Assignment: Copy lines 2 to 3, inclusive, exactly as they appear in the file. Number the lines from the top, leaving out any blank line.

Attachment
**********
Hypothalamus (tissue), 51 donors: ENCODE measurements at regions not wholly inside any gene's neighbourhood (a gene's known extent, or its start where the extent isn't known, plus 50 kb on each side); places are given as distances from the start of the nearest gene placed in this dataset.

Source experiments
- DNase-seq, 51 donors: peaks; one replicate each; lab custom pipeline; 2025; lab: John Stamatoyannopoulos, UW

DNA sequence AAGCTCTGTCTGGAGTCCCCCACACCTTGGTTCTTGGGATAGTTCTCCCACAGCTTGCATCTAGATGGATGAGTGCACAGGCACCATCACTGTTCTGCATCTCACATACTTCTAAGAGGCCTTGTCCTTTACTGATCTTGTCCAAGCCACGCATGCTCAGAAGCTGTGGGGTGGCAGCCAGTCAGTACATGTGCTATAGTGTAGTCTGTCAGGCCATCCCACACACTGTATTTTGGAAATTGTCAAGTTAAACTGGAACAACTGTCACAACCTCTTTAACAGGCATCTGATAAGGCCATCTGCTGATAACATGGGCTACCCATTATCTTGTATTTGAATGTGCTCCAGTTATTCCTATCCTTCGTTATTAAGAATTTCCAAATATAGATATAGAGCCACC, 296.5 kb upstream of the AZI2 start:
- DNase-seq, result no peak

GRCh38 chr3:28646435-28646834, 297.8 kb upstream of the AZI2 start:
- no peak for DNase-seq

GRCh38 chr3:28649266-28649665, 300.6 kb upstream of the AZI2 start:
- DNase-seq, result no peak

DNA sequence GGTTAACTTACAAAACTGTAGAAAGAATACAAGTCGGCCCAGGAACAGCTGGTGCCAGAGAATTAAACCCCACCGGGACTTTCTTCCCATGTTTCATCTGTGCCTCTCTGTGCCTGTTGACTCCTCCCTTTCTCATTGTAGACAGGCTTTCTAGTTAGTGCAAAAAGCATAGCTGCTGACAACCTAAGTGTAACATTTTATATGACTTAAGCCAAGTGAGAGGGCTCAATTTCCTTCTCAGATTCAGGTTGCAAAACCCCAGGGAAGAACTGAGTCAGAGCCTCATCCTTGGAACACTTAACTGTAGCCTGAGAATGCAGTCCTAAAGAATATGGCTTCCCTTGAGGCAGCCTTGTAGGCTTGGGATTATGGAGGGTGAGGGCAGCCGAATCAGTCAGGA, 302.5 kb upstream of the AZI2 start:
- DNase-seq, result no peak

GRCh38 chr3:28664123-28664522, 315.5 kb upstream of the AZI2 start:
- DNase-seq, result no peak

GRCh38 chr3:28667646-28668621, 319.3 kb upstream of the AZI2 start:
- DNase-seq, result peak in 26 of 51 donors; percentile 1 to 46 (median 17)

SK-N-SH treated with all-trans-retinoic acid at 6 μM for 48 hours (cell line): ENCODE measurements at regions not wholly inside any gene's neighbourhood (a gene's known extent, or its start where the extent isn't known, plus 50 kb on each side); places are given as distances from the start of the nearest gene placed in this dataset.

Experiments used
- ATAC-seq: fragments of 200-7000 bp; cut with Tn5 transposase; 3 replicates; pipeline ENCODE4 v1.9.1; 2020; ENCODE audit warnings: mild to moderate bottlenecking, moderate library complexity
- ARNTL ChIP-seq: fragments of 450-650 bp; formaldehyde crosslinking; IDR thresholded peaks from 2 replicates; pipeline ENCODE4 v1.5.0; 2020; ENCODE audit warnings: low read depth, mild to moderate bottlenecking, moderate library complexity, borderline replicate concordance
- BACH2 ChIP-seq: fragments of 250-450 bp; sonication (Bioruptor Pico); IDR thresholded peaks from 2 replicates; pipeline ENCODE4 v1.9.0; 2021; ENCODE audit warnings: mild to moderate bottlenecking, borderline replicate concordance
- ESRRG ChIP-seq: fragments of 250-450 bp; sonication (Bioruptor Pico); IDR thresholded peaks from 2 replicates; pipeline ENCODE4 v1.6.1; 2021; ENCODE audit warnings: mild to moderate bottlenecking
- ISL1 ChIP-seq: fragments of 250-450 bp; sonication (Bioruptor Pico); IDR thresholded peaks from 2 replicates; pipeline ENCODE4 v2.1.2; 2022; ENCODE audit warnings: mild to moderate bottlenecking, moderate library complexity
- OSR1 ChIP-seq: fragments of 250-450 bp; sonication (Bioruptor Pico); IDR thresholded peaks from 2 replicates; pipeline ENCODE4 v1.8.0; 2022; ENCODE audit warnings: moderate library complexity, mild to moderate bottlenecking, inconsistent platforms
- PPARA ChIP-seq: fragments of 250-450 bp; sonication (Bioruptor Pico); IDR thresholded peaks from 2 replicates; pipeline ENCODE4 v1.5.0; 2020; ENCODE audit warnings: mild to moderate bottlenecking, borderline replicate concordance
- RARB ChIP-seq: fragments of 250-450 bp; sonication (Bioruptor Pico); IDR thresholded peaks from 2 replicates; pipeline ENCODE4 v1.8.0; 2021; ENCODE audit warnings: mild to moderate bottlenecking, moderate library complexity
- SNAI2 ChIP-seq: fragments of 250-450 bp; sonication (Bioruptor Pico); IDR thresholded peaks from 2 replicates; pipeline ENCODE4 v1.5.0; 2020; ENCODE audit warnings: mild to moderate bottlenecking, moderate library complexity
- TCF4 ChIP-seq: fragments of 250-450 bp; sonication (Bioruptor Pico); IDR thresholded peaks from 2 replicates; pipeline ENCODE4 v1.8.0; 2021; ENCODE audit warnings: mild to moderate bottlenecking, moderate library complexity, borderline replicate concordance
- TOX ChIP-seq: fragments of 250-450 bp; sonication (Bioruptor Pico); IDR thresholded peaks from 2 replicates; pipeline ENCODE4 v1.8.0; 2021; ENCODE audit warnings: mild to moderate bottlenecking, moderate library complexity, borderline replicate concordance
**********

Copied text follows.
Source experiments
- DNase-seq, 51 donors: peaks; one replicate each; lab custom pipeline; 2025; lab: John Stamatoyannopoulos, UW